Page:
GS-III: Industry and Infrastructure (IT Sector)
Dimensions of the Article:
- About the attractiveness of the Indian Offshore model
- Service Sector boom in India
- Has the growth in service sector ensured adequate employment opportunities?
About the attractiveness of the Indian Offshore model
- Typically, offshore accounts for 70-80% of a project while onshore is in the 20-30% range. In the COVID-19 era, markets are seeing a clear 50% reduction in onshore and 5-15% rise in offshore share.
- For all IT work conducted remotely, it makes perfect sense to run it from India and the Indian model will dominate the IT service scene for at least another decade.
- Offshore providers have ended up being ‘pandemic winners’, seeing quantum growth in revenues and substantial decline in operational cost after the WFH trend kicked in.
- In addition to the skills shortage, the pandemic-induced work-from-home has further raised the openness of global tech buyers to working in a distributed environment, away from onshore (or the client’s location).
- There is now some of the most aggressive pricing ever as an impact of the pandemic, with some deals priced as low as $4-6 per hour for IT and business process work.
Service Sector boom in India
- India’s economic growth since the 1990s has largely been on account of an expansion of the services sector, in which exports are seen as having played an important role.
- The rise in the share of services in GDP was particularly sharp after 1996-97.
- In the event, services as a group came to dominate the Indian economy, accounting for more than half its GDP.
- The Economic Survey 2013-14 noted that India has the second fastest growing services sector with CAGR (compound annual growth rate) at 9%, just below China’s 10.9%, during the last 11-year period from 2001 to 2012.
- This trend has continued which is shown by gross value added (GVA) from services growing at 8.7% per annum and accounted for 58% of the increase in total GVA between 2011-12 and 2016-17.
- This growth in services has also been accompanied by a significant increase in the exports of services.
- India’s success in the services exports area has meant that its share of services in total exports (38%) is much higher than in countries such as China, Mexico and Brazil and close to ratios in the UK and the US.
Has the growth in service sector ensured adequate employment opportunities?
- Despite the presence of unorganised services, the share of the services sector in total employment was relatively low.
- Between 1999-00 and 2004-05, employment in the tertiary sector increased by only 22%, whereas GDP at constant prices contributed by the services sector expanded by 44%.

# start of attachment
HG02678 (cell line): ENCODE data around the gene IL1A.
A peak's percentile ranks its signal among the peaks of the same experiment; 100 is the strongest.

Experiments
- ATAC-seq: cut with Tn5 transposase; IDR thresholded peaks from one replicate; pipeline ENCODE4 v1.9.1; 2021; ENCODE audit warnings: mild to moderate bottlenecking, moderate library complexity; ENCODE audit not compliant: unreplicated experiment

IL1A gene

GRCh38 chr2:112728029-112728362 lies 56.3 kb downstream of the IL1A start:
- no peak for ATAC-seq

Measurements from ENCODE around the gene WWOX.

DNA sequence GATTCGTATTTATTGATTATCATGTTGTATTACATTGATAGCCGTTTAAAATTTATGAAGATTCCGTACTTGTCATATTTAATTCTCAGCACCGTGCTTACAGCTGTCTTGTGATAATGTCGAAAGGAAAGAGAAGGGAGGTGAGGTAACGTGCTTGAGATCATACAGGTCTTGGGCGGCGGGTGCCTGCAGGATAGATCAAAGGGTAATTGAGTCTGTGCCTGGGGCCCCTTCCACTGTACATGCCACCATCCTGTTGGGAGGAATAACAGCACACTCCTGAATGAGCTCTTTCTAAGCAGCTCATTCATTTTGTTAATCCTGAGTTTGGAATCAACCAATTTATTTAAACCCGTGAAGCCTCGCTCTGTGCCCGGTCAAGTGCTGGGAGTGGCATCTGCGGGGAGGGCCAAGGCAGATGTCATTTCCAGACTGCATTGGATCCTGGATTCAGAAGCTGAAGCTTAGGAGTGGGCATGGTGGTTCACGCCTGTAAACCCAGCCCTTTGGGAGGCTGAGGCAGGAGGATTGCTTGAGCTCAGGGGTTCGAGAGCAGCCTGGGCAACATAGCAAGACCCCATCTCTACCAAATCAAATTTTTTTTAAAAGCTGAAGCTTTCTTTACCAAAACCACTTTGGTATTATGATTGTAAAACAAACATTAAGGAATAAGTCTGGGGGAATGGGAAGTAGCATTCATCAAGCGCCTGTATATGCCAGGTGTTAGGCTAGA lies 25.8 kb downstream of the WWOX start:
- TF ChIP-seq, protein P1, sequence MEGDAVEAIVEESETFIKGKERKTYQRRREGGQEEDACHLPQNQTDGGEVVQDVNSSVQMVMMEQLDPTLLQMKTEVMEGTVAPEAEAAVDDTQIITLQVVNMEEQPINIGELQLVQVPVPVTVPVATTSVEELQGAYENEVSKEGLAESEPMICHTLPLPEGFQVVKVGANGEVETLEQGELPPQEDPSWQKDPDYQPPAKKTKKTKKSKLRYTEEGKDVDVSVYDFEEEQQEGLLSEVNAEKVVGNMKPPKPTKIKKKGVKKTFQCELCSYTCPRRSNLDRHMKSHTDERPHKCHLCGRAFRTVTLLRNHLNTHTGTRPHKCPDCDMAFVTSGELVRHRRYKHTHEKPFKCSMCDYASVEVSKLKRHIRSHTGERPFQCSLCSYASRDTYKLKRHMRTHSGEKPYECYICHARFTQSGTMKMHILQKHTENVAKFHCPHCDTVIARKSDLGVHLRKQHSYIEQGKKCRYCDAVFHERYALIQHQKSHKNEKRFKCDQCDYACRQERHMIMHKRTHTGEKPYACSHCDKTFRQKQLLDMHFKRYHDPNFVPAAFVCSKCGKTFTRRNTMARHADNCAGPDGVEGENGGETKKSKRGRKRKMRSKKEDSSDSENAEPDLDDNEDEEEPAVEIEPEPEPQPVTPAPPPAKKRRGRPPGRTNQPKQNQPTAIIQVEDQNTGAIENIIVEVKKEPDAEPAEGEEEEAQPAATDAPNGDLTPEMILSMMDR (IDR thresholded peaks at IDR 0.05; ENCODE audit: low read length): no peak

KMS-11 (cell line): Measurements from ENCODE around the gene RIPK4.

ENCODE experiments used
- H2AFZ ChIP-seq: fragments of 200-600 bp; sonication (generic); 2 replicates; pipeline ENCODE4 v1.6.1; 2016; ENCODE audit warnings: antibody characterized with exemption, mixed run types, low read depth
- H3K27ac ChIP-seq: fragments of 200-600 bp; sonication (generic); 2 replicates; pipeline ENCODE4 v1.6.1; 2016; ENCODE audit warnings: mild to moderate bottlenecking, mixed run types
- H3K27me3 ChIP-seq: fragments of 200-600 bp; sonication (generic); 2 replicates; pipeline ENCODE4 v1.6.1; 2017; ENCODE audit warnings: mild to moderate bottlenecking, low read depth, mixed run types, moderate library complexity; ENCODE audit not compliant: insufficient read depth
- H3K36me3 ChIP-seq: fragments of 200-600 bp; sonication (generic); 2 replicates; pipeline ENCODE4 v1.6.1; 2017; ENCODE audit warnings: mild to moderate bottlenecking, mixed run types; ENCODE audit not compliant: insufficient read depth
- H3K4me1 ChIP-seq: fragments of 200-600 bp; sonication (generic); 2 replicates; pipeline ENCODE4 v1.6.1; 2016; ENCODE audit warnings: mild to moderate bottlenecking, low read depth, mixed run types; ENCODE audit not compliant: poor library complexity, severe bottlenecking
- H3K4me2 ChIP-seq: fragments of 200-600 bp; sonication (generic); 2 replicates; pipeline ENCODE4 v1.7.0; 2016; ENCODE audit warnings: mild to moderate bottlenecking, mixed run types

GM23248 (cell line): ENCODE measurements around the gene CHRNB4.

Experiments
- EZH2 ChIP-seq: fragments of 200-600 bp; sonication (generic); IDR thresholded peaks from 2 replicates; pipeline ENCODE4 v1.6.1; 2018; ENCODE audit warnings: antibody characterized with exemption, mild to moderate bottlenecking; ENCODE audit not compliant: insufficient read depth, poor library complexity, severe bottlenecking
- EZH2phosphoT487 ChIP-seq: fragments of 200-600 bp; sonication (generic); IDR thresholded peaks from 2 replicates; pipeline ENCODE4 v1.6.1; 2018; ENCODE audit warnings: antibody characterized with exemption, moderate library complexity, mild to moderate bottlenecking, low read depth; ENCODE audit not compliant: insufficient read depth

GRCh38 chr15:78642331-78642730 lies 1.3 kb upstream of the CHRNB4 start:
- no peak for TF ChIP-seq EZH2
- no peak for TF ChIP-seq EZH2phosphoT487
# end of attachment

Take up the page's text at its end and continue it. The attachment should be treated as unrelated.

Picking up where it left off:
- Tertiary sector employment in 2009-10 amounted to only 25% of the work force, despite the fact that around 55% of GDP came from this sector.
- Also, NSSO reveals that the share of services in employment increased by far less than the huge increase in its share in GDP.
- India is also unusual in terms of the wide divergence of the shares of the services sector in total gross value added and employment.
- The GVA and employment shares in India were 53 and 29%, as compared with 50 and 42% in China, 60 and 61% in Mexico, and 72 and 69% in Brazil.
- The Economic Survey 2016-17 says that among the top 15 services producer countries, India has the lowest share (28.6%) of total employment in 2016.
-Source: The Hindu
India and the European Union agreed to relaunch free trade negotiations by resuming talks that were suspended in 2013 for the Bilateral Trade and Investment Agreement (BTIA).
GS-II: International Relations (Foreign Policies and development affecting India’s Interests)
Dimensions of the Article:
- European Union (EU)
- About the recent developments in India and EU talks
- Reasons of growing relationship between India and EU
European Union (EU)
- The European Union (EU) is a political and economic union of 27 member states that are located primarily in Europe.
- The EU has developed an internal single market through a standardized system of laws that apply in all member states in those matters, and only those matters, where members have agreed to act as one.
- EU policies aim to
- Ensure the free movement of people, goods, services and capital within the internal market;
- Enact legislation in justice and home affairs;
- Maintain common policies on trade, agriculture, fisheries and regional development.
- A monetary union was established in 1999, coming into full force in 2002, and is composed of 19 EU member states which use the euro currency.
In January 2020, the United Kingdom became the first member state ever to leave the EU. Note: United Kingdom is not a part of the EU now.
About the recent developments in India and EU talks
- The EU-India leaders meeting also discussed Covid recovery plans and vaccine cooperation, adopted a Connectivity Partnership document outlining plans to cooperate on digital and infrastructure projects, and signed the contract for the second tranche of $150 million from the EU for the Pune Metro rail project.